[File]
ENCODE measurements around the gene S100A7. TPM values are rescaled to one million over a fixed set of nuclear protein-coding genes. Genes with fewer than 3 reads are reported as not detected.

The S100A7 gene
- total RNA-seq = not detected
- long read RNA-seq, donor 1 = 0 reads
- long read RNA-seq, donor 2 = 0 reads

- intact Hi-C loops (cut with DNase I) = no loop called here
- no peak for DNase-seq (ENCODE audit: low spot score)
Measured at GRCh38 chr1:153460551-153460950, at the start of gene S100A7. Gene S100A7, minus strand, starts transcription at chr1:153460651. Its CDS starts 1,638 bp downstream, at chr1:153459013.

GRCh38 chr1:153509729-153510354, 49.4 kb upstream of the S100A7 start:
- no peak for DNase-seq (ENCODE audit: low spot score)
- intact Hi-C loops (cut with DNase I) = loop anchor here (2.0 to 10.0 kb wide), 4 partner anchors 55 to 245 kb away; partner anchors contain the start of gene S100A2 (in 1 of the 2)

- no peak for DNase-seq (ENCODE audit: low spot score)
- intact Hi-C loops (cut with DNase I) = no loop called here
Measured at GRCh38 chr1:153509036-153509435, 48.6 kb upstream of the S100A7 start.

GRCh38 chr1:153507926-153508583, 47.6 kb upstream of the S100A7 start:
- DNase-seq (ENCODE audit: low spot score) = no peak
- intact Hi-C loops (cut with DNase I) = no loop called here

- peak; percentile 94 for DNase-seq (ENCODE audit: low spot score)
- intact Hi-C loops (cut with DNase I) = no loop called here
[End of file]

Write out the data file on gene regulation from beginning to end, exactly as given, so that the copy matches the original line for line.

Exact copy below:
ENCODE measurements around the gene S100A7. TPM values are rescaled to one million over a fixed set of nuclear protein-coding genes. Genes with fewer than 3 reads are reported as not detected.

The S100A7 gene
- total RNA-seq = not detected
- long read RNA-seq, donor 1 = 0 reads
- long read RNA-seq, donor 2 = 0 reads

- intact Hi-C loops (cut with DNase I) = no loop called here
- no peak for DNase-seq (ENCODE audit: low spot score)
Measured at GRCh38 chr1:153460551-153460950, at the start of gene S100A7. Gene S100A7, minus strand, starts transcription at chr1:153460651. Its CDS starts 1,638 bp downstream, at chr1:153459013.

GRCh38 chr1:153509729-153510354, 49.4 kb upstream of the S100A7 start:
- no peak for DNase-seq (ENCODE audit: low spot score)
- intact Hi-C loops (cut with DNase I) = loop anchor here (2.0 to 10.0 kb wide), 4 partner anchors 55 to 245 kb away; partner anchors contain the start of gene S100A2 (in 1 of the 2)

- no peak for DNase-seq (ENCODE audit: low spot score)
- intact Hi-C loops (cut with DNase I) = no loop called here
Measured at GRCh38 chr1:153509036-153509435, 48.6 kb upstream of the S100A7 start.

GRCh38 chr1:153507926-153508583, 47.6 kb upstream of the S100A7 start:
- DNase-seq (ENCODE audit: low spot score) = no peak
- intact Hi-C loops (cut with DNase I) = no loop called here

- peak; percentile 94 for DNase-seq (ENCODE audit: low spot score)
- intact Hi-C loops (cut with DNase I) = no loop called here